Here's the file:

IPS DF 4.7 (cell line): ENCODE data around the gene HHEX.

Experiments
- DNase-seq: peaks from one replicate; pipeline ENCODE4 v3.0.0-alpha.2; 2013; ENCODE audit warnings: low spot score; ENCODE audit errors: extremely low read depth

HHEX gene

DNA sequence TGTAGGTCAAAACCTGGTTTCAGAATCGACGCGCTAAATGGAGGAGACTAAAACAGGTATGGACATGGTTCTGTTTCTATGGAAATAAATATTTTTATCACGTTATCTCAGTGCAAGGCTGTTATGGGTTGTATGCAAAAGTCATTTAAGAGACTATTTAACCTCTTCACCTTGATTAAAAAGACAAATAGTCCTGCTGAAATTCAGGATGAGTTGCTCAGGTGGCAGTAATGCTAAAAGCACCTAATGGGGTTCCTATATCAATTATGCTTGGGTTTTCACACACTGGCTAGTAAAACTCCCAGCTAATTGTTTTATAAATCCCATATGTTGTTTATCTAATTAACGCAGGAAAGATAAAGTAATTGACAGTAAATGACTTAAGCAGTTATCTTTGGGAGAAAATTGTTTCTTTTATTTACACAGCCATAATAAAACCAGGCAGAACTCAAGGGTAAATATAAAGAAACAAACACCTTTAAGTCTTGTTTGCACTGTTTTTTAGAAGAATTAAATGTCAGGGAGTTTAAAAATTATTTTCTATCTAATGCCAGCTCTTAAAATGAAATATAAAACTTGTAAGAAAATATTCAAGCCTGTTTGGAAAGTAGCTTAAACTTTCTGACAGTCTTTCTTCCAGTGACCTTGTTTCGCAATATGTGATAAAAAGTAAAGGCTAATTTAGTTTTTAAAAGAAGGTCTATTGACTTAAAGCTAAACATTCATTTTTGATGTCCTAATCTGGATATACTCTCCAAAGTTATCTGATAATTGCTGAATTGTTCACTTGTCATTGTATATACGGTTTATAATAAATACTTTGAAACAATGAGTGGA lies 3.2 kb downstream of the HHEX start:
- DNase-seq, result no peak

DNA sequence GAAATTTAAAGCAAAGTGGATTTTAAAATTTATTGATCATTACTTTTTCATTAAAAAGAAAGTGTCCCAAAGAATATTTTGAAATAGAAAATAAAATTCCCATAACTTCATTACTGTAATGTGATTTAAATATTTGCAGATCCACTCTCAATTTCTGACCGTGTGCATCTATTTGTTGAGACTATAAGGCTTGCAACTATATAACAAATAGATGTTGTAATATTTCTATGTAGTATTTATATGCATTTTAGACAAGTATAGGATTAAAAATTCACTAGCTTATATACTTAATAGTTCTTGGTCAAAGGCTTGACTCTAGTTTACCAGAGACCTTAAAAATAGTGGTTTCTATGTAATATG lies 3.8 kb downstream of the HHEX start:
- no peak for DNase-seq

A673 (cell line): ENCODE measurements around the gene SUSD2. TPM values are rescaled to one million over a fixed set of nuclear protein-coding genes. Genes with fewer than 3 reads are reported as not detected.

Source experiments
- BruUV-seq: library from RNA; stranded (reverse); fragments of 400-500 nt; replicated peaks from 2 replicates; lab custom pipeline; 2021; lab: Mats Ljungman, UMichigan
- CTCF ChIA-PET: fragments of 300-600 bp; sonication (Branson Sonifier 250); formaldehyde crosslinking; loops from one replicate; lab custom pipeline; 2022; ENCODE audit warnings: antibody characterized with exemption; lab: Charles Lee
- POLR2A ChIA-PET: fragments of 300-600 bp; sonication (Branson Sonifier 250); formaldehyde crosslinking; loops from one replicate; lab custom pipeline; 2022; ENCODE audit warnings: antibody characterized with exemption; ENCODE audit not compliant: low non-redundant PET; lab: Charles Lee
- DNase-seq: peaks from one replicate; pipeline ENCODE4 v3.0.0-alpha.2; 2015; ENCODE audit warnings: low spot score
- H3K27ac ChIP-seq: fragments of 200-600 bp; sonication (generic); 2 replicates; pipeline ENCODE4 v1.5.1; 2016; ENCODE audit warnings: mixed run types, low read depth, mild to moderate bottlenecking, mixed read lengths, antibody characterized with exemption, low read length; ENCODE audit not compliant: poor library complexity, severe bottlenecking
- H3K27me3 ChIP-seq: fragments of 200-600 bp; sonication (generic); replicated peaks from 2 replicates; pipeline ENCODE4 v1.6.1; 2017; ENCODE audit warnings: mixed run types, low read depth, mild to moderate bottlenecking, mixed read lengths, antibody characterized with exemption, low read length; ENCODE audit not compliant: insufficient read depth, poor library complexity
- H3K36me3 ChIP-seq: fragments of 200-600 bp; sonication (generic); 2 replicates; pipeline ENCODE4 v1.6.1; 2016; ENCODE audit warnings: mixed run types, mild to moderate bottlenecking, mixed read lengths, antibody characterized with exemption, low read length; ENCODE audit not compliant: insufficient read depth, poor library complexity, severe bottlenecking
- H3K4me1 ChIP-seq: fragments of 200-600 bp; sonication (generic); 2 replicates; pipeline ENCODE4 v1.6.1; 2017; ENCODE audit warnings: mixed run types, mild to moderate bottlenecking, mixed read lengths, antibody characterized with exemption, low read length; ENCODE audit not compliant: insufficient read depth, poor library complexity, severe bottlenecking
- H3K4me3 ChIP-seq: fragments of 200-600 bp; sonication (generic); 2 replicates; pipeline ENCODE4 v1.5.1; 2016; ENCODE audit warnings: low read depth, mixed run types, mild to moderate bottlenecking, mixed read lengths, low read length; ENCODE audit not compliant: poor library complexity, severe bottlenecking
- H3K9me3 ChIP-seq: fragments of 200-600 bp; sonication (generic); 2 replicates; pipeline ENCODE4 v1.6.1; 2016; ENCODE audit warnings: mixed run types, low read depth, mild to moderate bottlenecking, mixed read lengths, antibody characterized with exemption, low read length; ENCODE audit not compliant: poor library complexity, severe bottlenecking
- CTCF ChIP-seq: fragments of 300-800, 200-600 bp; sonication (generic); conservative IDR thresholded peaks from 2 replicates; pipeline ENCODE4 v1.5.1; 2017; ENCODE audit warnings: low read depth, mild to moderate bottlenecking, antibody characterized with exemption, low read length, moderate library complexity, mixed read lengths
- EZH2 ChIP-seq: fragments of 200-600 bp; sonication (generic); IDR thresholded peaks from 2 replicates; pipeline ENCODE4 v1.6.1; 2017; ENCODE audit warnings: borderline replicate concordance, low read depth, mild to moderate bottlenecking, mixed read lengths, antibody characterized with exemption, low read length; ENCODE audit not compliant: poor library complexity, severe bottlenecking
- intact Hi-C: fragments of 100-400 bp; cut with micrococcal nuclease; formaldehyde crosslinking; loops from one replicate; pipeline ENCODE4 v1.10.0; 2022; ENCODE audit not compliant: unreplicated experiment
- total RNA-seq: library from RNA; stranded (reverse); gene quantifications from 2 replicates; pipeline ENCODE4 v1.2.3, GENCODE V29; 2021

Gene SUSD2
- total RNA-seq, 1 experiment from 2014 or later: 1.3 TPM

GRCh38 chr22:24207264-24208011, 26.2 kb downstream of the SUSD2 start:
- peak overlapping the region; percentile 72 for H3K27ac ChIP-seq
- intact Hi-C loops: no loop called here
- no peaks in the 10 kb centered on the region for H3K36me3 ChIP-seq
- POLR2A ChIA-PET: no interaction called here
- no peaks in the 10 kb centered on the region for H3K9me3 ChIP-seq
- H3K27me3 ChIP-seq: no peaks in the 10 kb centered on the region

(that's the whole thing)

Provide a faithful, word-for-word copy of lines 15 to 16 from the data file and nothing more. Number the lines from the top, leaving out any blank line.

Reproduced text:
- H3K27ac ChIP-seq: fragments of 200-600 bp; sonication (generic); 2 replicates; pipeline ENCODE4 v1.5.1; 2016; ENCODE audit warnings: mixed run types, low read depth, mild to moderate bottlenecking, mixed read lengths, antibody characterized with exemption, low read length; ENCODE audit not compliant: poor library complexity, severe bottlenecking
- H3K27me3 ChIP-seq: fragments of 200-600 bp; sonication (generic); replicated peaks from 2 replicates; pipeline ENCODE4 v1.6.1; 2017; ENCODE audit warnings: mixed run types, low read depth, mild to moderate bottlenecking, mixed read lengths, antibody characterized with exemption, low read length; ENCODE audit not compliant: insufficient read depth, poor library complexity